June 16, 2014
Tips for Responsive Website Development
When developing a site that will display on numerous devices, it is imperative to know what features will work on each of the browsers. CanIUse.com is an excellent resource for determining if a feature has enough browser support to be included.
It’s generally not a good idea to try to support all browsers, so draw the line at a logical place and record your decisions in a support matrix. Understanding the current traffic on a site and browser/device trends will help make this determination. Current site statistics are a good place to gain initial insight into the makeup of the site’s user base. However, be cautious that the numbers can be misleading when presented on their own. User interviews are helpful, to complement and further explain the analytics data. You can determine overall browser and device trends by visiting a site that tracks that. They don’t all use the same process, so be cognizant of their gathering methodology (in case it introduces bias). I prefer using StatCounter Global Stats.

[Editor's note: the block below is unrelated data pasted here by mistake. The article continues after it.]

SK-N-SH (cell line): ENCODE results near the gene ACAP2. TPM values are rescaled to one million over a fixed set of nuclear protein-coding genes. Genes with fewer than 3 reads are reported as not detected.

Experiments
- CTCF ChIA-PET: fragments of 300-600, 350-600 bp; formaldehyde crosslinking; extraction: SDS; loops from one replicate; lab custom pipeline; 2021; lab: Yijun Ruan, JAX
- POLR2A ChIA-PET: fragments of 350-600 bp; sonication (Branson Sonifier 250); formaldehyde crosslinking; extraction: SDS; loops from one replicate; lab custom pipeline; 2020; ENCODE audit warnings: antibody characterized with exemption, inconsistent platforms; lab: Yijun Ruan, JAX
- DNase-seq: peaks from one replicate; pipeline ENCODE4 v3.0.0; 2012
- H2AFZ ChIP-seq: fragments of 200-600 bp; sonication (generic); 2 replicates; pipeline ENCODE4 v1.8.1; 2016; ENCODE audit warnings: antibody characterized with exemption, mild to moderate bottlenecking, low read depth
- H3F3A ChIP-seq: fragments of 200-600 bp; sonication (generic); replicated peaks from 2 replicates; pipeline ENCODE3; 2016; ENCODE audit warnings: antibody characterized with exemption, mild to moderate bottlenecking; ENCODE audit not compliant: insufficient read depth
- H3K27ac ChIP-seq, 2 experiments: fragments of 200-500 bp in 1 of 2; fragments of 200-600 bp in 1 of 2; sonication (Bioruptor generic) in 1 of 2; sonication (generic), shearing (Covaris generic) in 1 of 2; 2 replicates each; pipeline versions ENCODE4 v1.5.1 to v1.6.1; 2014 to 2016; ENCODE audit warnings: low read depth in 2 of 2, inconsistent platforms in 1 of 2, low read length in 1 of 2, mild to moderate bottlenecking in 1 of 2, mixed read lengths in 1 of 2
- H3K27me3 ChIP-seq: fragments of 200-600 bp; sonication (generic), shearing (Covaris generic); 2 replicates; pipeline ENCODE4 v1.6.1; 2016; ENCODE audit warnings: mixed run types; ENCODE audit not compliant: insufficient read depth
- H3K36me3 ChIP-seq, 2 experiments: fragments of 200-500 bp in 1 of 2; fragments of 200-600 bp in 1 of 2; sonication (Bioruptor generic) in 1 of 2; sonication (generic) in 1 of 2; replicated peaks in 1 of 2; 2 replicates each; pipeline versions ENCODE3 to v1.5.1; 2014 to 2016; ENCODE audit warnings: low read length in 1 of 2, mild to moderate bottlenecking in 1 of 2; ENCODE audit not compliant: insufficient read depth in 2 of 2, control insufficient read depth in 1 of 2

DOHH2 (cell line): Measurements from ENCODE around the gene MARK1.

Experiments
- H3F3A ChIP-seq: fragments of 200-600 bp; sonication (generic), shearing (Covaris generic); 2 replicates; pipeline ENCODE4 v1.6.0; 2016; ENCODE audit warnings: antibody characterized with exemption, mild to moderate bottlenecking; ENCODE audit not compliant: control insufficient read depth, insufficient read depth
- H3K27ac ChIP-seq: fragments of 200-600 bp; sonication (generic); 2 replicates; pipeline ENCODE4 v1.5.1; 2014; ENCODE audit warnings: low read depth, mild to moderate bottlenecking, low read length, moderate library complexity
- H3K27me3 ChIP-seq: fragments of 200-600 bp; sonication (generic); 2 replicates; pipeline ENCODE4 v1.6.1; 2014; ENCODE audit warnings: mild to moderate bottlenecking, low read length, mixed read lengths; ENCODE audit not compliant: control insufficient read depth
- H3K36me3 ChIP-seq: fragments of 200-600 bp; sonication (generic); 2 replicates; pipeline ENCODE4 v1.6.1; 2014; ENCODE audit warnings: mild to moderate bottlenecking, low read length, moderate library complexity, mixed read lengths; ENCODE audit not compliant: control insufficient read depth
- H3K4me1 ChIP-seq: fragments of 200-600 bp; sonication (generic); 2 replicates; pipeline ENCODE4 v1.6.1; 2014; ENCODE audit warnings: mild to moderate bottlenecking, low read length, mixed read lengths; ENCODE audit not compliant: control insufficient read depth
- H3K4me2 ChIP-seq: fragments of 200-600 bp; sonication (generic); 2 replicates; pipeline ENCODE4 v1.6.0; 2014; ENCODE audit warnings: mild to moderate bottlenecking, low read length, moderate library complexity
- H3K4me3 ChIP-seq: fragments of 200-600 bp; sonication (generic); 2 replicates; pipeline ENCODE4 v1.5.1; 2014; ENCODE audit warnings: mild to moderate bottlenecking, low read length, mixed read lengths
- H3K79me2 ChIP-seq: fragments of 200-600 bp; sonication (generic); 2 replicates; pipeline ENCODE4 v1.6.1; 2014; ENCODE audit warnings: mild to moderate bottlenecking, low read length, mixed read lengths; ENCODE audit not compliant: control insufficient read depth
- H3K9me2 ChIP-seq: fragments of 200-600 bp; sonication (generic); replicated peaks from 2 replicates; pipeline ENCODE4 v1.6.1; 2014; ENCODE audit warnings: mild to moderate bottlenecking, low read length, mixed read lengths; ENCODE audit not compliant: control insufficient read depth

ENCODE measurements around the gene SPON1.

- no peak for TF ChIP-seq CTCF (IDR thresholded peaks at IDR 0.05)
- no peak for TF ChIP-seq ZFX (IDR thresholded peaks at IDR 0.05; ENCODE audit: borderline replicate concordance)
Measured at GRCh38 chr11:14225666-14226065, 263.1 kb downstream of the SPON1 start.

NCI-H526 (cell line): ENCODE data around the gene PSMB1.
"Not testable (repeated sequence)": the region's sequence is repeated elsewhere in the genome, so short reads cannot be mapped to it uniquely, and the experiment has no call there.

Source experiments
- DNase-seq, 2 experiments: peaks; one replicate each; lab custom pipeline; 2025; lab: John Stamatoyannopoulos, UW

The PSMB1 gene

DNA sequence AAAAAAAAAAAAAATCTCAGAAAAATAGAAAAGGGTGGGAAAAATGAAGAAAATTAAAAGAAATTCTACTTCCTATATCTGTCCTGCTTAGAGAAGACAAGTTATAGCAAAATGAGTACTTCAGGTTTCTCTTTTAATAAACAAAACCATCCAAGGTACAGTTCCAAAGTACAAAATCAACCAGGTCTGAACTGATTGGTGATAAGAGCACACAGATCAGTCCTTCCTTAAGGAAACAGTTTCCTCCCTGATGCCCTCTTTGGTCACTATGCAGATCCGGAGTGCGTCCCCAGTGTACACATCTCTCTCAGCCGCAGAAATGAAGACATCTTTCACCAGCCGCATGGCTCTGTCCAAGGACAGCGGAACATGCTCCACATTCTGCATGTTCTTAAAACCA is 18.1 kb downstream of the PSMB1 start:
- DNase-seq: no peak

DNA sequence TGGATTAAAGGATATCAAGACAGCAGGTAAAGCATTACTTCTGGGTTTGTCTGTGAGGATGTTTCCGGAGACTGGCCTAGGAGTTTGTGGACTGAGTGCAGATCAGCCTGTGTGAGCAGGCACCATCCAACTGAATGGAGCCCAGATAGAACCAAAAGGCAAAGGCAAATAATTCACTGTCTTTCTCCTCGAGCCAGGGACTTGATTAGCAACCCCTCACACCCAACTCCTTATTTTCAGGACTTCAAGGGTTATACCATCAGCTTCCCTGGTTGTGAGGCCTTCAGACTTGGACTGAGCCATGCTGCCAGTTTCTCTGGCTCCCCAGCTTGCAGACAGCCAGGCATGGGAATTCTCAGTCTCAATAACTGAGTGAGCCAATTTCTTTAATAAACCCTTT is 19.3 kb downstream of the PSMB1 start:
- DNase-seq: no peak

Remember that your support matrix doesn’t have to be a hard line; a tiered approach often works well. In this method, the site’s primary browsers get the full experience while secondary browsers get a functioning experience that may simply lack some visual polish. A possible third tier may only get primary site functionality, or a message directing them to another channel for help.
- HTML – conditional comments, IE scripts, meta tags, semantic tags
- CSS – preprocessors, browser prefixes, fallback values, measurement units, media queries, drawing in CSS, and grid systems
- Hardware Acceleration – to handle animations and transitions better across devices
If you have recommendations related to responsive website development, I’d love to hear them. Leave a comment, and stay tuned for the final part of this series: alternate formats.